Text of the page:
Carbapenem-resistant Acinetobacter and role of curtains in an outbreak in intensive care units

Ira Das*, P. Lambert, D. Hill, M. Noy, J. Bion, T. Elliott

*Corresponding author for this work

Research output: Contribution to journalArticlepeer-review


Multiple-antibiotic-resistant Acinetobacter baumanii, including meropenem resistance, was first isolated from a patient in the general intensive care unit of a tertiary-referral university teaching hospital in Birmingham in December 1998. Similar strains were subsequently isolated from 12 other patients, including those on another intensive care unit within the hospital. The outbreak followed an increase in the use of meropenem in both the units. Environmental screening revealed the presence of the multiple-resistant Acinetobacter species on fomite surfaces in the intensive care unit and bed linen. The major source appeared to be the curtains surrounding patients' beds. Typing by pulsed field gel electrophoresis demonstrated that the patients' isolates and those from the environment were indistinguishable. Rigorous infection control measures including increased frequency of cleaning of the environment with hypochlorite (1000 ppm) and twice-weekly changing of curtains were implemented, along with restriction of meropenem use in the units. Isolation of the multiple-resistant Acinetobacter spp. subsequently diminished and it was not detected over a follow-up period of 18 months. To our knowledge, this is the first reported outbreak of carbapenem-resistant Acinetobacter spp. from the UK. This outbreak also highlights environmental sources, particularly dry fabrics such as curtains, as an important reservoir for dissemination of acinetobacters.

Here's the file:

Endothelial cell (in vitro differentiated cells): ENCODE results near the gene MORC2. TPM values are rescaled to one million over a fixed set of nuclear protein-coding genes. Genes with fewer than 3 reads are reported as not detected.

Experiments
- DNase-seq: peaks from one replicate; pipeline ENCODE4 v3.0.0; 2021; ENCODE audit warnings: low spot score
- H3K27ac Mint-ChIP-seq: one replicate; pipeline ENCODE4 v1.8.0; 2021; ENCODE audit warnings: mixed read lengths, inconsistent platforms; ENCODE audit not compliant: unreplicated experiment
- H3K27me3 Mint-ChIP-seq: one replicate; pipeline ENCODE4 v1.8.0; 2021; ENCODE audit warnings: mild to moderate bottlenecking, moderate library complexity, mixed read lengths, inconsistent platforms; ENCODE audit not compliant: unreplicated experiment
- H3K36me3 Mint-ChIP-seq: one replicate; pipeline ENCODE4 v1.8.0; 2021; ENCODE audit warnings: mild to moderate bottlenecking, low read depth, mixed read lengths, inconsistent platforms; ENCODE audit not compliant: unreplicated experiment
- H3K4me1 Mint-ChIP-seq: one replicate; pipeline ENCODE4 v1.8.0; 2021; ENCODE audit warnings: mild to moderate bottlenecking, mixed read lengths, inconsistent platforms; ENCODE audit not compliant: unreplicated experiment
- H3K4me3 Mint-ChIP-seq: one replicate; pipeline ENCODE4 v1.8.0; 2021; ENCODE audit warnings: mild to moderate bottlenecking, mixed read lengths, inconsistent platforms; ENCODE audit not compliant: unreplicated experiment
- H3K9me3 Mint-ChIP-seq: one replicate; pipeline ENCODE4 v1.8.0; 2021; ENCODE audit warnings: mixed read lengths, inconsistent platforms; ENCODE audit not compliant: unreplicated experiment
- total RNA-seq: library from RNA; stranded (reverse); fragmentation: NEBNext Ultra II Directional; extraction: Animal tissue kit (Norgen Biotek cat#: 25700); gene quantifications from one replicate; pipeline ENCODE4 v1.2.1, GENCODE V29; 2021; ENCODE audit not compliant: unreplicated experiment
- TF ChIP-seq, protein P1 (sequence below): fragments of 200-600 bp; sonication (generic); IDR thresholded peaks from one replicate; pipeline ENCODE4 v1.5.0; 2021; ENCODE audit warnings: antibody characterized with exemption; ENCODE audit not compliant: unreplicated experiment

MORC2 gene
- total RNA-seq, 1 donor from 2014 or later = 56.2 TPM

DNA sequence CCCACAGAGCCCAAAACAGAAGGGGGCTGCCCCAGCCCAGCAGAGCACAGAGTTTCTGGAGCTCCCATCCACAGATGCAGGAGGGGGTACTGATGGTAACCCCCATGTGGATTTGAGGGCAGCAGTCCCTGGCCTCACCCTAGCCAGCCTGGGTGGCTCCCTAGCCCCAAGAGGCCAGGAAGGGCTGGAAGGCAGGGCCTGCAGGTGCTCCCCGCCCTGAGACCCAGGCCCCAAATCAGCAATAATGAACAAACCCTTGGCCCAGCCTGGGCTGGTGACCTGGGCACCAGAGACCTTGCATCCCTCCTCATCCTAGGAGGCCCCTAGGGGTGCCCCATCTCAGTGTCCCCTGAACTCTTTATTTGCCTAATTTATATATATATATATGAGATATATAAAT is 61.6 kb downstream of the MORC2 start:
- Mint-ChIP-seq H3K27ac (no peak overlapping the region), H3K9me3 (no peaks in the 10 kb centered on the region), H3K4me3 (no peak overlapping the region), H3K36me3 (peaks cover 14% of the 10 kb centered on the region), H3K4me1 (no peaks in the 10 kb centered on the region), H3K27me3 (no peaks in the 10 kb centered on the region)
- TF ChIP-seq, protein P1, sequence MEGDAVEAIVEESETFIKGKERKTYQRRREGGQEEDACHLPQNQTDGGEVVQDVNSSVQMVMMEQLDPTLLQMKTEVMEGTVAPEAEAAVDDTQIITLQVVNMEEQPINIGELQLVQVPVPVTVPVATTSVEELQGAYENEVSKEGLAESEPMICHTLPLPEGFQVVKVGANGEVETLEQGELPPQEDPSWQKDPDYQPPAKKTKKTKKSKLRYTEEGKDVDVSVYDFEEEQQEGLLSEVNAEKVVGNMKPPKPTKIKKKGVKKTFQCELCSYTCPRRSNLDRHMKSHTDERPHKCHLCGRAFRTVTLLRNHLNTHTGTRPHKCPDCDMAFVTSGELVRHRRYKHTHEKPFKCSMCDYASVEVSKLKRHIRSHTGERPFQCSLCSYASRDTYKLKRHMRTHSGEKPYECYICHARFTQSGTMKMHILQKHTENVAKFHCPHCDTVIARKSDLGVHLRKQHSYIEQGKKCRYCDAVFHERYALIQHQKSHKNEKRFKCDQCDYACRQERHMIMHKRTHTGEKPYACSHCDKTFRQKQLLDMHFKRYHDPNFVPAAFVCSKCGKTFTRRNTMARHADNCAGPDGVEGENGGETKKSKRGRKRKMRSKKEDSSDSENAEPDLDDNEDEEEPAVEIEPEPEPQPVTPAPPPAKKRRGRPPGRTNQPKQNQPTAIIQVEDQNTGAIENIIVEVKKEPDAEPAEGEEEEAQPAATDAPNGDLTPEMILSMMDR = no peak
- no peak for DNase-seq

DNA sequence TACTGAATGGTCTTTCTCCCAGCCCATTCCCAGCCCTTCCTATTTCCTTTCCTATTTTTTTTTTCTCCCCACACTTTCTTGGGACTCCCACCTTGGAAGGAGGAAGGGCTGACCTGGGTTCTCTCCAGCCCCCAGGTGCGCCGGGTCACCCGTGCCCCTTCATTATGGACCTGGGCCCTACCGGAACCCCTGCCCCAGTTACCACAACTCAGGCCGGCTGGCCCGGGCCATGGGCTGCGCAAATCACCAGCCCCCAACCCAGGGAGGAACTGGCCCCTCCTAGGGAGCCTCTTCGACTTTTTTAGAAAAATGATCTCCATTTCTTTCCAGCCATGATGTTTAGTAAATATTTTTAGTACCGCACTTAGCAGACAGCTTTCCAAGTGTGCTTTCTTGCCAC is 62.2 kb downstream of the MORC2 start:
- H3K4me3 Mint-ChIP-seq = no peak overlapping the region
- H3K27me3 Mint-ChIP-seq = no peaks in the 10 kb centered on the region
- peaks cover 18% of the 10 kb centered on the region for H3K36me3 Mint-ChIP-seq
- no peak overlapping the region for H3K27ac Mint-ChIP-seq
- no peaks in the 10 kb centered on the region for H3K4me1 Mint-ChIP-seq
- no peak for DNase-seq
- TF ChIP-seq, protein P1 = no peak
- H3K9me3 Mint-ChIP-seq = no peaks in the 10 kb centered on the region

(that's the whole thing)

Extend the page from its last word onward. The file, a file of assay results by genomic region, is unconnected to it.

Original languageEnglish
Pages (from-to)110-114
Number of pages5
JournalJournal of Hospital Infection
Issue number2
Publication statusPublished - 1 Feb 2002


  • Acinetobacter
  • Intensive care units
  • Meropenem resistance


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